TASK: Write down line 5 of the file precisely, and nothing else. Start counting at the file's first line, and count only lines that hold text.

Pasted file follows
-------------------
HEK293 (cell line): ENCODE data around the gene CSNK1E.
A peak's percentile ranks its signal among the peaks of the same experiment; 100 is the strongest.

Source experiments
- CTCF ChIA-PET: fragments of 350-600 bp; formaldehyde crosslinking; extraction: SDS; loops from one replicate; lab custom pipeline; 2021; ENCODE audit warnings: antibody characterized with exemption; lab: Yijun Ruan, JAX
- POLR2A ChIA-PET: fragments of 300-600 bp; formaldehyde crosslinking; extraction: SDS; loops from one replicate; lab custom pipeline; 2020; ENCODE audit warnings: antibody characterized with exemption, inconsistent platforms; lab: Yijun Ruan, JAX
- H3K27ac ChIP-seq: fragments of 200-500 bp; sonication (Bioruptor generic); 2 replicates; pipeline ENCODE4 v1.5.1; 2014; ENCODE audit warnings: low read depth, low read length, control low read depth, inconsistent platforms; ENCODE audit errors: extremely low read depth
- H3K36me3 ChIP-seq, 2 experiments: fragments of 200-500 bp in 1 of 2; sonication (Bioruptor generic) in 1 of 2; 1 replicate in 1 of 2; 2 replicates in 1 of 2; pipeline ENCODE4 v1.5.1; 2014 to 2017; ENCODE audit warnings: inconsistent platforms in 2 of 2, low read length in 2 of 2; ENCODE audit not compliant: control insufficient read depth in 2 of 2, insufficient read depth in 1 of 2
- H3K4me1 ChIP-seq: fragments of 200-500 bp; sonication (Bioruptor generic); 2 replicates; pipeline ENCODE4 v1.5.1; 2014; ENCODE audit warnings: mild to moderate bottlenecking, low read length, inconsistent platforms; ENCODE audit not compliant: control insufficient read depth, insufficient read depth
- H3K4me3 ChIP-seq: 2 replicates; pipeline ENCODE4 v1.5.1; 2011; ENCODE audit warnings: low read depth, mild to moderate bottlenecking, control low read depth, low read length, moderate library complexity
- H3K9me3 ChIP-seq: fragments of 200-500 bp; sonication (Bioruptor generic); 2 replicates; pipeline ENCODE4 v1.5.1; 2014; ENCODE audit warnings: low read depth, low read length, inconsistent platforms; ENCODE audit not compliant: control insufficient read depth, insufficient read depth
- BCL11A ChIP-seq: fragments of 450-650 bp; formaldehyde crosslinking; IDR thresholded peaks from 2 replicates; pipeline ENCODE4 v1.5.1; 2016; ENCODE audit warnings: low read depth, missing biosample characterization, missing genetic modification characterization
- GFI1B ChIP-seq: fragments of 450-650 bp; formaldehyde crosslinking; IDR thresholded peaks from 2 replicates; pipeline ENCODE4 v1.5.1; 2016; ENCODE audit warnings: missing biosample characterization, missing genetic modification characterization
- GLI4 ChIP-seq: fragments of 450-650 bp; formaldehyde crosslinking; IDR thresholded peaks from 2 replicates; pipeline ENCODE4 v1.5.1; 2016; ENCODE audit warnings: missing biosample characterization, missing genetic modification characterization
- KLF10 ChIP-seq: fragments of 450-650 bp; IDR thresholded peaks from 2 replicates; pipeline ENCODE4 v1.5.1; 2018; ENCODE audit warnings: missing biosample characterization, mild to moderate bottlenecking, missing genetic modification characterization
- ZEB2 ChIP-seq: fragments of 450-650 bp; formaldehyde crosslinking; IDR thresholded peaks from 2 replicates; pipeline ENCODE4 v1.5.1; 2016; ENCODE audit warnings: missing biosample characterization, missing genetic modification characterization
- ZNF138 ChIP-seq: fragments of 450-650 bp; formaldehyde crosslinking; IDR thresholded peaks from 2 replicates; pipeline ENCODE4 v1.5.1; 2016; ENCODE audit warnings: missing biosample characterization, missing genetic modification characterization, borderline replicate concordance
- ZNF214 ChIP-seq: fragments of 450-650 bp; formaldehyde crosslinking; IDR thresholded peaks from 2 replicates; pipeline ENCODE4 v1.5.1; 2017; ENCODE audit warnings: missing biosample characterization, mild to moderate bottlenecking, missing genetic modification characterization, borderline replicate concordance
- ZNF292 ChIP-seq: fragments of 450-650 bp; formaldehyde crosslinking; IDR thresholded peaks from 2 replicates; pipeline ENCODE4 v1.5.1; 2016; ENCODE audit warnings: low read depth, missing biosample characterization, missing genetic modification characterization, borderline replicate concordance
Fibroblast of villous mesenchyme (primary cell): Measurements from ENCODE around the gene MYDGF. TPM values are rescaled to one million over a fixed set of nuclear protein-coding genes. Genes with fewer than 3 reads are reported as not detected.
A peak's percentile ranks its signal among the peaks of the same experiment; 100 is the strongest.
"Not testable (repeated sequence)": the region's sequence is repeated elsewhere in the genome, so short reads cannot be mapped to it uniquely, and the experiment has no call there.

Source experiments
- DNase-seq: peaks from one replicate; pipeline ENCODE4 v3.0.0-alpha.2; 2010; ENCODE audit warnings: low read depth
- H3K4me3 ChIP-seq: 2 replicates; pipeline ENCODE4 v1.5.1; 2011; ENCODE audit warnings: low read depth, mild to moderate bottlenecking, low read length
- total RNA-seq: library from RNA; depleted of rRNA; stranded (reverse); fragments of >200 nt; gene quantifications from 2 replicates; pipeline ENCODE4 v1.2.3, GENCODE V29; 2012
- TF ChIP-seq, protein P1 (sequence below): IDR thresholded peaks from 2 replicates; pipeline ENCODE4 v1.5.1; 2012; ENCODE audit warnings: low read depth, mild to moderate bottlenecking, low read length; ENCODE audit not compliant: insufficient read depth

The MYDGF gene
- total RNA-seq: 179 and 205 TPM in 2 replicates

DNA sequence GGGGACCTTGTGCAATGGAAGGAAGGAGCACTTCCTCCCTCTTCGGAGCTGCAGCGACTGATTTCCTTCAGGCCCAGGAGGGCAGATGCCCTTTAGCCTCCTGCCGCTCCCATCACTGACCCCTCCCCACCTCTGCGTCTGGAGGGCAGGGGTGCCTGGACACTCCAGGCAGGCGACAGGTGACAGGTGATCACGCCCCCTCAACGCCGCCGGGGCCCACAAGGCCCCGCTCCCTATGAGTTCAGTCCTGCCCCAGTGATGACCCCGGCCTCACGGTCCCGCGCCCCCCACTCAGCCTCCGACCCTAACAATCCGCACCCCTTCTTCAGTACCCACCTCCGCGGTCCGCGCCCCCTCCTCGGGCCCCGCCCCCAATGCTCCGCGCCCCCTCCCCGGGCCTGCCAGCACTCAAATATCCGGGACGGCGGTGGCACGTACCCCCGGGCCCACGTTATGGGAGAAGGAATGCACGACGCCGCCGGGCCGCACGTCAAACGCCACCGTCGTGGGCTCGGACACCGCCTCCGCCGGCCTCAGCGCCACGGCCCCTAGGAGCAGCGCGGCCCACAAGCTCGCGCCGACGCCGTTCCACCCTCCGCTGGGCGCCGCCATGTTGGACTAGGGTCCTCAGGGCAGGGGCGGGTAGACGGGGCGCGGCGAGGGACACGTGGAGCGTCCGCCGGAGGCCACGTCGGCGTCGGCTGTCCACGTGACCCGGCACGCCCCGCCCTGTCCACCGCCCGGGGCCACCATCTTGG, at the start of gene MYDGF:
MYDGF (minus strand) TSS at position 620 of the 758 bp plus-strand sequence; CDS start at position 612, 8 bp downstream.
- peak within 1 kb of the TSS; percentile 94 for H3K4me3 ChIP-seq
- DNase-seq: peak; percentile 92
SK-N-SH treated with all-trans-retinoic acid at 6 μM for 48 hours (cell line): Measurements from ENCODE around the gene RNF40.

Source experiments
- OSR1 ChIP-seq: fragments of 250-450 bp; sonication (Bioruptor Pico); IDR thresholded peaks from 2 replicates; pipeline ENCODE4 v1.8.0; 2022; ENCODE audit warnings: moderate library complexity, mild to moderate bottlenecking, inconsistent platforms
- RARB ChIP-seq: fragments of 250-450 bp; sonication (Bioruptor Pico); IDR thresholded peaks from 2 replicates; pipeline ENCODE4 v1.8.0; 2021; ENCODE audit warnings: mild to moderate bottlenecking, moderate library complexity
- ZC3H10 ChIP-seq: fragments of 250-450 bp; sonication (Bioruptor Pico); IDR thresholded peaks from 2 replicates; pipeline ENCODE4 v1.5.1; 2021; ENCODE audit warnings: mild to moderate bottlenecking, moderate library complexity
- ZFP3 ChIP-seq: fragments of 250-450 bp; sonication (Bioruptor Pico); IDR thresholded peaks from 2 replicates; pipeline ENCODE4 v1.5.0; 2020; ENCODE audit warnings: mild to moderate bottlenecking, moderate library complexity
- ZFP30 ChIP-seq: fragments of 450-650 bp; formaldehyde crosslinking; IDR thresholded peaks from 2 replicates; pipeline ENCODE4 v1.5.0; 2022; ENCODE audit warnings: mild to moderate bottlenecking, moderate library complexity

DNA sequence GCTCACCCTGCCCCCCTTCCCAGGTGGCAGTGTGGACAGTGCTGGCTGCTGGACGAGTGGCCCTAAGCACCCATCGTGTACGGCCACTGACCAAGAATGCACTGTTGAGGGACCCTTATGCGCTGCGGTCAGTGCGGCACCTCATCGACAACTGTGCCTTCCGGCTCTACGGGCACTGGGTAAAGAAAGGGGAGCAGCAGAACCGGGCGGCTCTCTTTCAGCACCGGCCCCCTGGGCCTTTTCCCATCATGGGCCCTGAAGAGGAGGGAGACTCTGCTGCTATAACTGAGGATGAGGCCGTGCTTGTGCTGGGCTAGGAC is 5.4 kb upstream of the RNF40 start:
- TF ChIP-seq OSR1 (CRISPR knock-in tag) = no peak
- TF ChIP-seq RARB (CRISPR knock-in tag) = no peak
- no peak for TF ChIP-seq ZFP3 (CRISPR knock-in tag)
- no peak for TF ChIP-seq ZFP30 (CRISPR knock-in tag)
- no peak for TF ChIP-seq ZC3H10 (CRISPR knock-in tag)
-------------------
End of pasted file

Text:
- POLR2A ChIA-PET: fragments of 300-600 bp; formaldehyde crosslinking; extraction: SDS; loops from one replicate; lab custom pipeline; 2020; ENCODE audit warnings: antibody characterized with exemption, inconsistent platforms; lab: Yijun Ruan, JAX